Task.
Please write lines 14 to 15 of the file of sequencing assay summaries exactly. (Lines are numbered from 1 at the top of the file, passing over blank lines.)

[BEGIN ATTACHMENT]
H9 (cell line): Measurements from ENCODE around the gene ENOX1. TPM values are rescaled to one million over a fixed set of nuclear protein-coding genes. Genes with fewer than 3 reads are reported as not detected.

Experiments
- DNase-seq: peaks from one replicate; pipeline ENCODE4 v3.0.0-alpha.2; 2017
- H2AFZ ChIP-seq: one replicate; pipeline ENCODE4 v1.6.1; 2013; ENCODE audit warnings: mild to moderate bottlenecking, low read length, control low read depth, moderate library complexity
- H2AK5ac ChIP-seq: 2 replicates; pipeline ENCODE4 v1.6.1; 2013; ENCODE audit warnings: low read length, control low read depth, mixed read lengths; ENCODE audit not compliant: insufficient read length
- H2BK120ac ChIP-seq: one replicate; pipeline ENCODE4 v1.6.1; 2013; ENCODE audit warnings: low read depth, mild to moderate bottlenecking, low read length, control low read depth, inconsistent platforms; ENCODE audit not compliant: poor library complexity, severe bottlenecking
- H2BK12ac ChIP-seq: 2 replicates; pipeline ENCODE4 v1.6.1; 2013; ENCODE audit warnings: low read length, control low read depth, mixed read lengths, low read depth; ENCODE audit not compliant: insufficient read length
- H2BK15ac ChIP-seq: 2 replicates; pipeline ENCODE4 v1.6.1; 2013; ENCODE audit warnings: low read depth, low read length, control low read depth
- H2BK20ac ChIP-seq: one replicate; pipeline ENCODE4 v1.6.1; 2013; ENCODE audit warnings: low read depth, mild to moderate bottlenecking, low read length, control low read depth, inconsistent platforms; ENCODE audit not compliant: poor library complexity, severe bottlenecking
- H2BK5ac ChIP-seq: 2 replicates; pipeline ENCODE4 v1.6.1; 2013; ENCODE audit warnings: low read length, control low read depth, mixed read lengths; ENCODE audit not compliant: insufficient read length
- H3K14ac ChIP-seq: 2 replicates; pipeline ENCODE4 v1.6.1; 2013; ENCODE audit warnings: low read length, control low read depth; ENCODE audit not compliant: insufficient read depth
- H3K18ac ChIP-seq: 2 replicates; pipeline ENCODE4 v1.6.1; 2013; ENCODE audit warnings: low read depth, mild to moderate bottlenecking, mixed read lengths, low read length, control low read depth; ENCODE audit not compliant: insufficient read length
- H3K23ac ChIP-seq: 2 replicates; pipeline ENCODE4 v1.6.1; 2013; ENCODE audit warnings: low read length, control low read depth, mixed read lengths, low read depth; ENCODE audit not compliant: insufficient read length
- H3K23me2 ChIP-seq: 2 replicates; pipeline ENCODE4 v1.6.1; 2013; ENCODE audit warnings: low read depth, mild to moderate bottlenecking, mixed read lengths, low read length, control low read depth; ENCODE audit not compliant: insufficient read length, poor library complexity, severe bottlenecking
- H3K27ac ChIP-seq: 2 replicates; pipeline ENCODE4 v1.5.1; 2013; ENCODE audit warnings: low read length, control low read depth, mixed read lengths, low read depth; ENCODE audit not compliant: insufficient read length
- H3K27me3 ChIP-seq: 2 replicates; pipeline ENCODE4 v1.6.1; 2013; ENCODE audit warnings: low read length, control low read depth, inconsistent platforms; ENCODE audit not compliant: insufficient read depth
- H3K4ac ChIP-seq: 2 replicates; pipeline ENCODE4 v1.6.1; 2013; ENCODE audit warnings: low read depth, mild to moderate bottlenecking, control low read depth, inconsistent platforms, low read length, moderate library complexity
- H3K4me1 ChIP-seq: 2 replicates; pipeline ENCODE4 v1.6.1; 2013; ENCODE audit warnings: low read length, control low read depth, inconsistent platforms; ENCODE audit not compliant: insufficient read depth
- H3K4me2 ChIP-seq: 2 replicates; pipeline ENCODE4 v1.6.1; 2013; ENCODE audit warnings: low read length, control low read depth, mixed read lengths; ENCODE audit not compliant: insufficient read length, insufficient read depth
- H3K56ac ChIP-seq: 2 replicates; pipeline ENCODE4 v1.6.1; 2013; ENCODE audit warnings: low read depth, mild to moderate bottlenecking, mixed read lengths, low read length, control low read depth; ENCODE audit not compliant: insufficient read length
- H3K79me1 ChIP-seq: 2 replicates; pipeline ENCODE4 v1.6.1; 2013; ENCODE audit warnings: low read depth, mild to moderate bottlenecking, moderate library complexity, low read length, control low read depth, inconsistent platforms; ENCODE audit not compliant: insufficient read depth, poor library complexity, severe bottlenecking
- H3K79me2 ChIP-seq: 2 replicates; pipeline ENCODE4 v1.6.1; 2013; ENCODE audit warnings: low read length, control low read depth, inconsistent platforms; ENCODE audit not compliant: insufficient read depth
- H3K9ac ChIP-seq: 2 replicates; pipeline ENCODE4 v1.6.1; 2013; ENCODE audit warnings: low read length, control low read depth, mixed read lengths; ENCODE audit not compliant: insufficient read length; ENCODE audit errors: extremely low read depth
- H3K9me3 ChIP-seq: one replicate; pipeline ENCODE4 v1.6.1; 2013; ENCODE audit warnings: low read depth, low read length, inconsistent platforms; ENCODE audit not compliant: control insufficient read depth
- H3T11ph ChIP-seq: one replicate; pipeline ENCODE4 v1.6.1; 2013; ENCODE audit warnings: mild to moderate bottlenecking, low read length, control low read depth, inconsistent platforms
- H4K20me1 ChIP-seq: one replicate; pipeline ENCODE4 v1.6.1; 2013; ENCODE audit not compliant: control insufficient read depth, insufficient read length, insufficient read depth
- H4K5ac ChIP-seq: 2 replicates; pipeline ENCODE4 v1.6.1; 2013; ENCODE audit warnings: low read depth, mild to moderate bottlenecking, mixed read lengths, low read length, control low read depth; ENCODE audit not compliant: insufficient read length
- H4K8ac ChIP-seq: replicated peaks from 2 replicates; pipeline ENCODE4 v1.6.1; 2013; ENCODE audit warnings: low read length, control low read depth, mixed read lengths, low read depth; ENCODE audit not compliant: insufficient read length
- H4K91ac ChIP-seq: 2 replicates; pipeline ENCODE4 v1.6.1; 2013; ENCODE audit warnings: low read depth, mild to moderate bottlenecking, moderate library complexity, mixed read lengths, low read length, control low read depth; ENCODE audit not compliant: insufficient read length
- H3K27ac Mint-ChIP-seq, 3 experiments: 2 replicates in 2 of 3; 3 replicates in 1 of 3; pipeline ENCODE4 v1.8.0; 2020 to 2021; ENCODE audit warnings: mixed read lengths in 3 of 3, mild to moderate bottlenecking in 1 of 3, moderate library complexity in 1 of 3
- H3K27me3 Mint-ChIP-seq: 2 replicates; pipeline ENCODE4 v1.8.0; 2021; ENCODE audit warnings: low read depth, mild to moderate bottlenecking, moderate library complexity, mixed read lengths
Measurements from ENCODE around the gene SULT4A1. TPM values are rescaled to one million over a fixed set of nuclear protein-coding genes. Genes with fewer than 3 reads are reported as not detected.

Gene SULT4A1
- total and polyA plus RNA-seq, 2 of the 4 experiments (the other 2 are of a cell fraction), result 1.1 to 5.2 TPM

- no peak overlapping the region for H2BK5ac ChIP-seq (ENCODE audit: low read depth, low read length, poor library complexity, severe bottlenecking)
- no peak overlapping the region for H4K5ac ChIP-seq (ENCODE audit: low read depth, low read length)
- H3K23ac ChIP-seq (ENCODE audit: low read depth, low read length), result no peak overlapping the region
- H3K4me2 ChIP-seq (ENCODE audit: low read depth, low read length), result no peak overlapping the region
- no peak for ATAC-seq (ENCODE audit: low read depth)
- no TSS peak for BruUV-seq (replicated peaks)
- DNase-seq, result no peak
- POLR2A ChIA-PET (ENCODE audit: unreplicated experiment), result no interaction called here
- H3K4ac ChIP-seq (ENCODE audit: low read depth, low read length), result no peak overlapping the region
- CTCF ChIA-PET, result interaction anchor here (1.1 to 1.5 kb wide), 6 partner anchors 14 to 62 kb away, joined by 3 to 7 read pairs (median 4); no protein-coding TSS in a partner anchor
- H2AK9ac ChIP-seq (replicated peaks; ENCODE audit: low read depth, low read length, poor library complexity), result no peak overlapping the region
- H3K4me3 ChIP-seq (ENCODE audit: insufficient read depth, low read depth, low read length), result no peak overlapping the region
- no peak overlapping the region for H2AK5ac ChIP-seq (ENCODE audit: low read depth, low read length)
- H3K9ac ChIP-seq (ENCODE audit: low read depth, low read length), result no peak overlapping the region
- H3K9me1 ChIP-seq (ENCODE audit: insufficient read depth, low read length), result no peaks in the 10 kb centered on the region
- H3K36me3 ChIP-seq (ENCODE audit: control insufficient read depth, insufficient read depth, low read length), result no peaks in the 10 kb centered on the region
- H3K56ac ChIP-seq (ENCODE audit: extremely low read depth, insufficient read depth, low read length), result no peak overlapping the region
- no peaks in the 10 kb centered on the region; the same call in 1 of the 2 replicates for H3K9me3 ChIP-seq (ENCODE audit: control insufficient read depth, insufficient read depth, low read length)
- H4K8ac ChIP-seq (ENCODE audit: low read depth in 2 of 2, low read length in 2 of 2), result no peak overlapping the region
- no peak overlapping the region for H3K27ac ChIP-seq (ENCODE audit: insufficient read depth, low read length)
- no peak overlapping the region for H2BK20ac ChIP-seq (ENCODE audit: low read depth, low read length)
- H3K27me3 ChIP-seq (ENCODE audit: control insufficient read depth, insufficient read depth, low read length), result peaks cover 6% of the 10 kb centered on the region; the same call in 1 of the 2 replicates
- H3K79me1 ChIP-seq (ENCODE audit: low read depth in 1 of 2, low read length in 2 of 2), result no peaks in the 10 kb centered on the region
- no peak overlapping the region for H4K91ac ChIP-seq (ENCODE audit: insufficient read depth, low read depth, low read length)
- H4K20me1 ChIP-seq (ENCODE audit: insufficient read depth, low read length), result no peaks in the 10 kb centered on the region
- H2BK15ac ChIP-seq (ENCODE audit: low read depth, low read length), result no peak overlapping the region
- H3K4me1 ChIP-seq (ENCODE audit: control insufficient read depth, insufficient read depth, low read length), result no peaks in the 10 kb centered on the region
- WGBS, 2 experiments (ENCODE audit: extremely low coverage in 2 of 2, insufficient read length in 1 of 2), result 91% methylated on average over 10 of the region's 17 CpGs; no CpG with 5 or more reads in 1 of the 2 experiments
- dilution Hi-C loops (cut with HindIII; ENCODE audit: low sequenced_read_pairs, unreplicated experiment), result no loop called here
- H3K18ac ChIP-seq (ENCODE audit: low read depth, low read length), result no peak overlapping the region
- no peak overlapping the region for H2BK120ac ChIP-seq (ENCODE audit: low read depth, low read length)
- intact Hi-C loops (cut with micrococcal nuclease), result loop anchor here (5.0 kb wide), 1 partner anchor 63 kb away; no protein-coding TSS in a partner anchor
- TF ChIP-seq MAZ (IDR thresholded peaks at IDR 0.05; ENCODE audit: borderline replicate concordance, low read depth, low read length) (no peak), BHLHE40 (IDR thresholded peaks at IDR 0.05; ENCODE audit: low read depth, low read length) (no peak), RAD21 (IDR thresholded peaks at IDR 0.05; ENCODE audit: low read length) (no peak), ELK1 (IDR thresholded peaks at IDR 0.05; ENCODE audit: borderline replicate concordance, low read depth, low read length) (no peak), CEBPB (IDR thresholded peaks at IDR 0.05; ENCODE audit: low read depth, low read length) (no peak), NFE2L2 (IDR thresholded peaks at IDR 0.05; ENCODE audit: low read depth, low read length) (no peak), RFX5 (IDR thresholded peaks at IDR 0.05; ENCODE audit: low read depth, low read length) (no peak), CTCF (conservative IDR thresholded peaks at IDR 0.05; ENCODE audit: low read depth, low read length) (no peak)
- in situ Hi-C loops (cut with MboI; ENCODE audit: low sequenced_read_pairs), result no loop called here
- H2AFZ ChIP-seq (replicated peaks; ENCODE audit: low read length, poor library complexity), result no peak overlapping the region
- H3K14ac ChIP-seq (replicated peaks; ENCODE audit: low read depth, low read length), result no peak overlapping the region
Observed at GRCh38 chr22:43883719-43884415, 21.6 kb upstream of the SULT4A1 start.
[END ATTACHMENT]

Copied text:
- H3K23me2 ChIP-seq: 2 replicates; pipeline ENCODE4 v1.6.1; 2013; ENCODE audit warnings: low read depth, mild to moderate bottlenecking, mixed read lengths, low read length, control low read depth; ENCODE audit not compliant: insufficient read length, poor library complexity, severe bottlenecking
- H3K27ac ChIP-seq: 2 replicates; pipeline ENCODE4 v1.5.1; 2013; ENCODE audit warnings: low read length, control low read depth, mixed read lengths, low read depth; ENCODE audit not compliant: insufficient read length